Boston Herald by Marie Szaniszlo
January 8, 2020
North Shore Medical Center in Salem next month will launch the region’s first program to connect sexual assault victims with nurses specially trained to both tend to their physical and emotional wounds, and collect evidence in time so that it can be admissible in the prosecution of their perpetrators if they choose to press charges.
The announcement was made Wednesday at a kickoff event at the hospital, where, beginning Feb. 3, off-site sexual assault nurse examiners will be available in real time to emergency department staff via secure, encrypted video conferencing to help care for adolescent and adult patients, complete forensic examinations and collect forensic evidence within the five-day window in which that evidence must be gathered.
“We know from doing this work, with respect to both children and adults, that the kind of immediate response they receive from the first people they encounter after making the disclosure can make a critical difference in how they survive and the success they have in the aftermath of an assault,” said Kate MacDougall, chief of the Family Crimes and Sexual Assault Unit at the Essex District Attorney’s Office.
When a sexual assault victim comes to an emergency room, few hospitals have nurses who are experts in evidence collection, said Sabrina Federico, executive director of NSMC’s emergency department.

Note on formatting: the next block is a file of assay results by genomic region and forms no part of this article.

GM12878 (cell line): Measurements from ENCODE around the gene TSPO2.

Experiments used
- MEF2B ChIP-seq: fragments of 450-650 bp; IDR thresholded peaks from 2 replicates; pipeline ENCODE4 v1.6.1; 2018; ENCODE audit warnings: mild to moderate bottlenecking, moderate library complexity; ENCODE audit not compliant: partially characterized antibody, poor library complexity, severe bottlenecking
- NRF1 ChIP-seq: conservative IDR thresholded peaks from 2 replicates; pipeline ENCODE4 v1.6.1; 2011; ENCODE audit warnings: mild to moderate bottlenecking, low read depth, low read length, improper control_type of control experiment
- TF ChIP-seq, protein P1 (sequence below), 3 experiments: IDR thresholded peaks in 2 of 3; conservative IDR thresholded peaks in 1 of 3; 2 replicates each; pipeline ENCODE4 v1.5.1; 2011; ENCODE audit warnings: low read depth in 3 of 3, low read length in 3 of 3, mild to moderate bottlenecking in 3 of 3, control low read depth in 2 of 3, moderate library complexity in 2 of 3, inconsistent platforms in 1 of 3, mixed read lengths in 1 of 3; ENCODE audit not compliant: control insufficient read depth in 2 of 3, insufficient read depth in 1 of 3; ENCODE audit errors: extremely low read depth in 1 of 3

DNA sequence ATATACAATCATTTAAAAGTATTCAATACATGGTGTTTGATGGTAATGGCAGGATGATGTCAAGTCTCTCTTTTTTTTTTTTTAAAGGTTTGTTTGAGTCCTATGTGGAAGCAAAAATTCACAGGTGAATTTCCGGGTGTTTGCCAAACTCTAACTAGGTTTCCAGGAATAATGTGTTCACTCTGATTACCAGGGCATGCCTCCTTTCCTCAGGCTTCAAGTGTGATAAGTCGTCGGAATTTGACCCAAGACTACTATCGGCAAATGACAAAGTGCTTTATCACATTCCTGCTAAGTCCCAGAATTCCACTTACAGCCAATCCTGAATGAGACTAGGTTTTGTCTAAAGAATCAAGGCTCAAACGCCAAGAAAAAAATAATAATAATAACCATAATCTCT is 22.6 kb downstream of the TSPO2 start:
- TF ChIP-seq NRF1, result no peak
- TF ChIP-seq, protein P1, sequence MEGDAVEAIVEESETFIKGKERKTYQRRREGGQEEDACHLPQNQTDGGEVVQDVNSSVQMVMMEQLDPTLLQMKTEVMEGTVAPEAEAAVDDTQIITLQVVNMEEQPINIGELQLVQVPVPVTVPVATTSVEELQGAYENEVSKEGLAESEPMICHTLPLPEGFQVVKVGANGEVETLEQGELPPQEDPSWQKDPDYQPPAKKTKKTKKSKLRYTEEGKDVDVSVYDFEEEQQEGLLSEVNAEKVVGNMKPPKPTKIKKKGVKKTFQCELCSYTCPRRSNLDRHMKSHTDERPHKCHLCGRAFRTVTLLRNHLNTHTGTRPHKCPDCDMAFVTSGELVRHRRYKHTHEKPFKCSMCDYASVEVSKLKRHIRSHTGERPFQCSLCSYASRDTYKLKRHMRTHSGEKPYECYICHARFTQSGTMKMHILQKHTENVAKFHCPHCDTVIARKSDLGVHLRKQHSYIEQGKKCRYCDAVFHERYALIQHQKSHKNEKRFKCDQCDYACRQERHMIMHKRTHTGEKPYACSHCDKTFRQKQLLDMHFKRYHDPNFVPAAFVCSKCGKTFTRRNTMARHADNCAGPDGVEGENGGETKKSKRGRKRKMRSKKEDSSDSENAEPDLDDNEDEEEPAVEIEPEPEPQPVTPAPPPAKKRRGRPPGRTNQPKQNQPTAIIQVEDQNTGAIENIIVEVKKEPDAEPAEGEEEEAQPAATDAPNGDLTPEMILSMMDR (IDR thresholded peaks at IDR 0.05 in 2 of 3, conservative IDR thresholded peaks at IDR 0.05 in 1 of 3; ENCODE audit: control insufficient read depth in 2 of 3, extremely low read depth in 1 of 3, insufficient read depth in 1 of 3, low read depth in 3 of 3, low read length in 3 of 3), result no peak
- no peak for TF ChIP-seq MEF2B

“This is a vital service that’s been missing,” said Salem Mayor Kim Driscoll.
The state Department of Public Health has 20 TeleSANES, or sexual assault nurse examiners, based at Newton-Wellesley Hospital, who are available around the clock via teleconferencing to help guide other nurses, including 16 at NSMC who’ve been trained for the program, to ensure that patients have more comprehensive, supportive services, including access to emergency contraception and medication to reduce the risk of assault-related, sexually transmitted diseases.
“This is a really important message in this community, that you are saying, ‘We believe you. This is not your fault. We are here to help you heal whatever way is best for you,’ ” said Joan Meunier-Sham, director of DPH’s Sexual Assault Nurse Examiner Program.
Nationally, only 38 percent of sexual assault patients are estimated to report the crime to police, Meunier-Sham said. In Massachusetts, patients of hospitals with sexual assault nurse examiners report to police on average 60 percent, she said.
SANE and TeleSANE nurses undergo 48 hours of initial training, attend yearly training and participate in quality-assurance and peer-review activities, she said.
TeleSANE services currently are available at Martha’s Vineyard Hospital, Nantucket Cottage Hospital, Baystate Franklin Medical Center in Greenfield, MetroWest Medical Center in Framingham, St. Anne’s Hospital in Fall River and Good Samaritan Medical Center in Brockton. NSMC and Athol Hospital will launch TeleSANE next month, and Beverly Hospital and and Sturdy Memorial Hospital in Attleboro will launch services in the spring. In-person SANE services are available at 29 hospitals across the state.
“TeleSANE is a promising use of advanced technology to help ensure trauma-informed and victim-centered responses and care reach people who experience sexual trauma but do not live near a hospital with an in-house SANE program,” said Toni Troop, a spokeswoman for the victims’ advocacy group Jane Doe Inc.